Family is far from easy, and I'm finally getting to writing about mine. This is the first of a few posts to come. Subscribe here to stay up to date!
Everyone tells you that business is about making tradeoffs. Business strategy is as much choosing what to do as choosing what not to do.
The choice of going to business school, like any business decision, is loaded with tradeoffs: how else you could have spent or saved the money put toward tuition and travel; how high you could have been promoted had you clocked in 2 more years at your current gig or somewhere new; how much better your body and brain feel without subsisting on caffeine, alcohol, and convenience food.
My business school career was filled with tradeoffs, but it was a decision I made in the first week of classes that keeps coming back to me as the tradeoff that has had some great repercussions the last two years. Like many of my most interesting personal stories, it involves my family.
I grew up as an only child, and the closest thing I have to siblings are four cousins on my mother’s side and three half-siblings on my dad’s side from his first marriage (I’m from marriage number 3; he had no kids in the second one). The relationship with my cousins is stronger in part because they’re a lot closer to me in age: my oldest cousin is 8 years older than I am, while my youngest half-sibling is about 20 years my senior.
Even though I spent more of my childhood growing up in Northern New Jersey, when people ask me where I’m from, I tend to say I was born down by Jersey Shore, because that’s where my first, best, and most tender memories are.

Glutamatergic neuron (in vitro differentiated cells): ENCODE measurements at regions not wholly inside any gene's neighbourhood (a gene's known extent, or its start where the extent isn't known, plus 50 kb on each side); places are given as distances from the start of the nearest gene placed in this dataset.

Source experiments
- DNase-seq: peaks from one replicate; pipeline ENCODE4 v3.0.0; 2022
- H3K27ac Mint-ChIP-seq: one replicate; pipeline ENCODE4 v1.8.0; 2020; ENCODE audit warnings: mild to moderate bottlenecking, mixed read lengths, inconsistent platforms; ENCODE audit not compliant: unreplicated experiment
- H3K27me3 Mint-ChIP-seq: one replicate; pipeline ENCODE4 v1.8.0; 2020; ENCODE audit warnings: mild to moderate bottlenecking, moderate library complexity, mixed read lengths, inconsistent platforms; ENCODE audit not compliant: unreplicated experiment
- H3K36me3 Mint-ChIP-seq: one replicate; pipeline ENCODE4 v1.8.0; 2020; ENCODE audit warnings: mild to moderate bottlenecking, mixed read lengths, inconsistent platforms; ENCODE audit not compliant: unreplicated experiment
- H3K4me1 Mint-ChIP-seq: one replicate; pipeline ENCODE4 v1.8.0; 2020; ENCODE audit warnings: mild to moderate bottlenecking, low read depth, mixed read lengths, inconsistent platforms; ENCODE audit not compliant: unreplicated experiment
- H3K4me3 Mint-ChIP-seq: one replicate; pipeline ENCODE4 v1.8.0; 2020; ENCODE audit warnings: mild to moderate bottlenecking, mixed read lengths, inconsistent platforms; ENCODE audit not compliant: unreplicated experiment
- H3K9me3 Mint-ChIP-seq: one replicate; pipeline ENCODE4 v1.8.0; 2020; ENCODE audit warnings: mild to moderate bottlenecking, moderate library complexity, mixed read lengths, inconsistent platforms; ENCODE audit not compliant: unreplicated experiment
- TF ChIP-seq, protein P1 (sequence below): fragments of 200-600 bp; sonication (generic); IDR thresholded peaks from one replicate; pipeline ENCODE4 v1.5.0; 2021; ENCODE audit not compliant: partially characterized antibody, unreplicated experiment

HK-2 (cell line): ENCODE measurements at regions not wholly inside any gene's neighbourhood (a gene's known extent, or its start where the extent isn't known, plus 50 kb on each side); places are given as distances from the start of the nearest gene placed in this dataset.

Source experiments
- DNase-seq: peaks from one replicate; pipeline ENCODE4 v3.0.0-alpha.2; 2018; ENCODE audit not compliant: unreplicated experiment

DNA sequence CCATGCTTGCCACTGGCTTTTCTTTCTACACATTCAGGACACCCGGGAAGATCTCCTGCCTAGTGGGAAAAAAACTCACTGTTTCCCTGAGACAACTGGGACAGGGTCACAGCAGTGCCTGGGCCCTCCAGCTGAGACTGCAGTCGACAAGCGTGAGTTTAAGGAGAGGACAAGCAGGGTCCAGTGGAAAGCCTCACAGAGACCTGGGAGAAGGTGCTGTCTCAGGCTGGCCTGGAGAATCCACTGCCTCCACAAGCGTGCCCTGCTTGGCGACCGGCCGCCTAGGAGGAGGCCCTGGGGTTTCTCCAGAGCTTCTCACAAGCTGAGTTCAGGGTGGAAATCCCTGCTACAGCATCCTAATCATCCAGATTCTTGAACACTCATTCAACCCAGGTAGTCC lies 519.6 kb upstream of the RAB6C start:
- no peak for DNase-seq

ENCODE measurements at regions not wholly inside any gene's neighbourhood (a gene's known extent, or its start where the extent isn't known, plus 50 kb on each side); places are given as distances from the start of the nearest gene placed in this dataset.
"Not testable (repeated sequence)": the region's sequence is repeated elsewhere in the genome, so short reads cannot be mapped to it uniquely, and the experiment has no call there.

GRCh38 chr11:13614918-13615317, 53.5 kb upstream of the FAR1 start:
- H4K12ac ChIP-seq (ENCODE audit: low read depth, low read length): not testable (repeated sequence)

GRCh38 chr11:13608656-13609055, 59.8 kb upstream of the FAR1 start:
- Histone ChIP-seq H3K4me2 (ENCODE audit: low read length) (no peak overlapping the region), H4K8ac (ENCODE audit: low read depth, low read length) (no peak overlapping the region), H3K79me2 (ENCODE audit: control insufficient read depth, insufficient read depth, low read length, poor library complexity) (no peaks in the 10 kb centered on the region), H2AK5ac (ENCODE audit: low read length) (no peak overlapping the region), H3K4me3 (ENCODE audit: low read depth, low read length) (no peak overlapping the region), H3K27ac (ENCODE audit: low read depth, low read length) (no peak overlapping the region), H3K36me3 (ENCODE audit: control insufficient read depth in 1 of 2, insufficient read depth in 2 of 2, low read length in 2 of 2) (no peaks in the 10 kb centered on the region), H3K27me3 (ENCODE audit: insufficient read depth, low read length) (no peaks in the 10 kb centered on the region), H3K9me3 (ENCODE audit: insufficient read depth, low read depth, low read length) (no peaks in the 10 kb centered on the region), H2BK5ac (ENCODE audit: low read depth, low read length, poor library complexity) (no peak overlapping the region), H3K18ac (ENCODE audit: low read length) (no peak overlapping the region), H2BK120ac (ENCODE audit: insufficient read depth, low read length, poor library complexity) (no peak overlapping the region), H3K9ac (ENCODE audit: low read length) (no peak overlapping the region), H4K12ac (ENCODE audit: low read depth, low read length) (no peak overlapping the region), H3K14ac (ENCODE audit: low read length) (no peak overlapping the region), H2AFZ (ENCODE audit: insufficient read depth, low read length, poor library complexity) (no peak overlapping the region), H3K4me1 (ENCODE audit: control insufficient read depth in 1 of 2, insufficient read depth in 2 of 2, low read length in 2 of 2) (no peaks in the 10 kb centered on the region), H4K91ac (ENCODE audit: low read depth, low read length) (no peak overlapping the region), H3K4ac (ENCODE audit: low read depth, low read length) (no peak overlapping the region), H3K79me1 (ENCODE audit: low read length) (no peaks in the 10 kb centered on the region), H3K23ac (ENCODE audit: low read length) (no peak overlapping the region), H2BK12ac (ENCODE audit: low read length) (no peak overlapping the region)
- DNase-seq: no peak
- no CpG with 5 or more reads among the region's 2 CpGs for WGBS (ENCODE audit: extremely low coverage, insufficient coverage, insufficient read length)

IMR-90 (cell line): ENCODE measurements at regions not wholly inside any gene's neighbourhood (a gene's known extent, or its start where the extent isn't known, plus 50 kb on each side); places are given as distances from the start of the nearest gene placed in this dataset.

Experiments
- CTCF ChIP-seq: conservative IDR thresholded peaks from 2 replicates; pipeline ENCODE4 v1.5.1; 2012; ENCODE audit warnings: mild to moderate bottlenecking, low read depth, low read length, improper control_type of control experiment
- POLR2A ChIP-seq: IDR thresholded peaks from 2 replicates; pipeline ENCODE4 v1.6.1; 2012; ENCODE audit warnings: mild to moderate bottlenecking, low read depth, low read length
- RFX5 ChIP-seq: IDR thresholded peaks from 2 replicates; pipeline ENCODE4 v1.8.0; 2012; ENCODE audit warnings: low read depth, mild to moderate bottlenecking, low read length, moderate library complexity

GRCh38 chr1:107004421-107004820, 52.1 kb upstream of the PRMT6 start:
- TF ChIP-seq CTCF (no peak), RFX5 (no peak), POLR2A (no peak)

Many of those memories are with my cousins. We swam and made sand castles together at a beach club on Ocean Avenue. We drank my grandmother’s signature Diet Peach Lipton iced tea in the summer and sampled Jordan almonds and other mysterious grown-up candies from her candy drawer. So long as the weather was warm, we’d go out and hit tennis balls, or, when Thanksgiving rolled around, tossed a football before feasting on turkey and yams with marshmallows.
In the last 3 years, my cousins hit the sweet spot of getting married. The first two weddings I went to as an adult were my cousin B’s in October 2012 and P’s in June 2013. I’ll never forget B’s because the timing turned out to be precariously close to Hurricane Sandy, and I barely beat the storm on my flight home from Miami. I’ll never forget P’s because I had just gotten back from three weeks in China. After spending most of the month suffocated by pollution and largely alone, it was an indescribably joy to breathe in salt air--and breathe, period-- to be in loving company, and to bear witness to something as beautiful as P’s wedding.
Because of school, I missed the other two cousins’ weddings: L’s because it was the first week of classes in school and my cohort was supposed to attend a mandatory “Team Day” that Friday; M’s because it was the on the Friday of the first week of my internship in San Francisco last June.
At the time, I didn’t understand that at Sloan the word “mandatory” was interpreted more like “attendance strongly suggested” instead of truly “mandatory.” There were definitely people in my cohort absent from the “mandatory” event. Had I known this would be the case, I might have flown down to Georgia that Friday for L’s wedding. Regardless, because I’ve always taken school very seriously and because I feared letting down my first-semester academic work team, my “Core Team,” on “Team Day,” I missed it. Because I feared missing my onboarding training and getting off on the wrong foot in my first days at my internship, I chose not to go to M’s wedding, as well.